Our new approach will be built on the latest evidence. This shows clearly that there is a basic package of things that need to be done to most effectively tackle malnutrition. This includes vitamin A and zinc supplements for children, maternal micronutrient and calcium supplementation, breast-feeding promotion—which the noble Baroness, Lady Manzoor, referred to—education around complementary feeding, and specific management of severe acute malnutrition, the most life-threatening form of malnutrition.

The evidence also points towards focusing on both girls and boys under five years, as this is when malnutrition is most likely, has the biggest impact on children’s future potential, and can be most easily prevented. It is also increasingly clear that, for maximum impact, we need to focus more on adolescent girls—a point made by the noble Lord, Lord Collins, and my noble friend Lady Manzoor—both for their own benefit and to prevent malnutrition in future generations.

As my noble friend Lady Manzoor articulated so clearly, we need to ensure that the wider DfID portfolio—be it health, water, agriculture, or economic development programmes—is addressing malnutrition at the same time as hitting other objectives. Our recently published Economic Development Strategy commits us to do this very thing, and we are now specifically looking at how we can go further in integrating nutrition into health. This multisectoral approach not only delivers better results; it also represents better value for money. Delivering multiple outcomes through our programmes maximises the impact of every pound spent.

While tackling undernutrition will remain DfID’s primary nutrition focus, failing to consider overweight and obesity will leave many countries with a costly public health problem in the future. DfID will therefore also identify ways to avert overweight and obesity through our work on undernutrition in low-income countries, making the most of UK expertise in this area. Preventing undernutrition itself will play a role, as undernourished children are at increased risk of being overweight, of obesity and of related non-communicable diseases in adulthood.

As I have outlined, nutrition is a top priority for DfID’s work. However, the UK acting alone cannot of course rid the world of malnutrition. The noble Baroness, Lady Thornton, rightly pointed this out and stressed the importance of working with our European partners. At present, we continue to do that through the European Development Fund. In future, we will continue to work with them through the many multilateral institutions in which we have a shared position, involvement and concern.

Inequalities in malnutrition are also increasing. Girls, excluded ethnic groups, children with disabilities and displaced people—some examples of whom the noble Baroness, Lady Manzoor, referred to in respect of her visit to India—and those living in fragile and conflict-affected states are particularly affected. The new UK position paper will therefore also set out our determination to galvanise the international and business communities to follow our own leadership on nutrition. We will specifically ask countries which are home to large numbers of undernourished people to set out quality, multisectoral plans and financial commitments to tackle undernutrition. We will continue to support the Scaling Up Nutrition movement, by contributing to the costs of the secretariat and by providing assistance to Governments within the movement to improve their nutrition programming.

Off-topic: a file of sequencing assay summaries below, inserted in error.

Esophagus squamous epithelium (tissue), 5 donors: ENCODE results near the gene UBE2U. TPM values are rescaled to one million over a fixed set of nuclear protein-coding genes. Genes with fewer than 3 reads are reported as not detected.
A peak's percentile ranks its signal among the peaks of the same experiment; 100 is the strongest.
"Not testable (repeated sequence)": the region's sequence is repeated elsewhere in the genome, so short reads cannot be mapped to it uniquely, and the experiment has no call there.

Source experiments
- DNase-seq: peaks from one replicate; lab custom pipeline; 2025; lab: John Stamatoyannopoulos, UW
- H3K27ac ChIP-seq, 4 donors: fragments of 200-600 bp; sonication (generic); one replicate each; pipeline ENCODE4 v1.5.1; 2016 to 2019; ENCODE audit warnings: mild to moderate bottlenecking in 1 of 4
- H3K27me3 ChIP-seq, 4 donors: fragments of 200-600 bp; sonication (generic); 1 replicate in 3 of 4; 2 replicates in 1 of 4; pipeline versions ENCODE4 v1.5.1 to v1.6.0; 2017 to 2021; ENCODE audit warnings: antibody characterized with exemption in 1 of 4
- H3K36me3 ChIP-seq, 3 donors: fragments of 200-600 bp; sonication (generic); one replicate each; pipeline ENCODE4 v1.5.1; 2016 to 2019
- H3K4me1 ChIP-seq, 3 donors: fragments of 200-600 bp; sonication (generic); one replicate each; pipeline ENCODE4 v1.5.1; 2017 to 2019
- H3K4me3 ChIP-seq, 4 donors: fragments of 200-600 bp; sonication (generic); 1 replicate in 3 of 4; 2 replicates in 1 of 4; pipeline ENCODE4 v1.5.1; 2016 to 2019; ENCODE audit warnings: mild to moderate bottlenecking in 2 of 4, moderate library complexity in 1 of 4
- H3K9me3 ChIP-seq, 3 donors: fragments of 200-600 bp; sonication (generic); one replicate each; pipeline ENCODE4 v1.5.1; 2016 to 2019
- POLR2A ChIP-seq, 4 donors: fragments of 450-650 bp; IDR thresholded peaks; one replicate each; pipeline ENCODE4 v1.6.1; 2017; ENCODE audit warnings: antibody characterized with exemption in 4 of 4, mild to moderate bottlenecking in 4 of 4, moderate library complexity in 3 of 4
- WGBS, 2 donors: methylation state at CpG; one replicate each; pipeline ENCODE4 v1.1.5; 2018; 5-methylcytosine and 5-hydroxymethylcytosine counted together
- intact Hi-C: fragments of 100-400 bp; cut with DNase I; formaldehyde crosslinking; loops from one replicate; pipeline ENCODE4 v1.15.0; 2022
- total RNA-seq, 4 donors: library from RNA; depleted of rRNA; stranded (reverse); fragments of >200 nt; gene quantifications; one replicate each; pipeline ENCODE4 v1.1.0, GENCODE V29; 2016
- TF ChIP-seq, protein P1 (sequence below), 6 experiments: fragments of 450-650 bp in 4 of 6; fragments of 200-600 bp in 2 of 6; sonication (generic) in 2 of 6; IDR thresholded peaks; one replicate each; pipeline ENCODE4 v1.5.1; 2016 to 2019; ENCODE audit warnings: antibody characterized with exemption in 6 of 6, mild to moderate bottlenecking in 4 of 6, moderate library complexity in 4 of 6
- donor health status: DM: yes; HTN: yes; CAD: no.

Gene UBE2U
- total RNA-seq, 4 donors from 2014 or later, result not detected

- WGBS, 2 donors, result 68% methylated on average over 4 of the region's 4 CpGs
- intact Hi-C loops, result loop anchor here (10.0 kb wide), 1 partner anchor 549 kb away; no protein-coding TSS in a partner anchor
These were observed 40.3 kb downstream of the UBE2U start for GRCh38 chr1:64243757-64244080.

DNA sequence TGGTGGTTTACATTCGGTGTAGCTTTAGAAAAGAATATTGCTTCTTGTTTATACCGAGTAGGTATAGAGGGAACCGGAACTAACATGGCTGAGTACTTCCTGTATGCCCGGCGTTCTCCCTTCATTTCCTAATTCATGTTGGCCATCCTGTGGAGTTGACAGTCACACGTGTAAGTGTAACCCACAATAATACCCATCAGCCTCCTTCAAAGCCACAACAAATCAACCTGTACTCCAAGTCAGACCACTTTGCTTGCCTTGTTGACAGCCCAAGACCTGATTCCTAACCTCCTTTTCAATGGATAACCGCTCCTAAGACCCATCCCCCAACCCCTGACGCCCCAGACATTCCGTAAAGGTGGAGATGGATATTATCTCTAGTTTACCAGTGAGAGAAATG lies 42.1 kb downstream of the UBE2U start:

We will seek new commitments from businesses, which have a crucial role in improving both supply of and demand for nutritious food. The noble Baroness, Lady Thornton, raised a good point about potential conflicts of interest within the food industry. We are supporting the development of guidelines to ensure responsible behaviour by businesses on nutrition, working with Access to Nutrition Index to promote improvement in business practice.

We will lobby other potential global funders of work against malnutrition to step forward and step up, including through the Power of Nutrition financing facility. And we will call on our multilateral partners to up their game, focusing more sharply on supporting Governments to develop and implement their own national nutrition plans.

To advance this agenda, the UK will play a leading role in a series of global nutrition events throughout 2017. Starting with a global call to action at the World Bank spring meetings in April, there will be moments for each group of stakeholders to make new commitments at that point.

Lastly, we will invest to ensure there are better data—a point raised in the debate, and the point about disaggregation of data was particularly well-made—to measure the impact of our own and others’ efforts, and to ensure that we and others can be held to account for delivery.

I am grateful to my noble friend Lady Manzoor for raising this timely debate, and for the expertise she brings. I am grateful also for the contributions of the noble Lord, Lord Collins, and the noble Baroness, Lady Thornton, on this crucial issue. We will continue to work with civil society and the private sector, to get the world back on track and make sure we achieve Global Goal 2 by 2030, and leave no one behind.

House adjourned at 7.36 pm.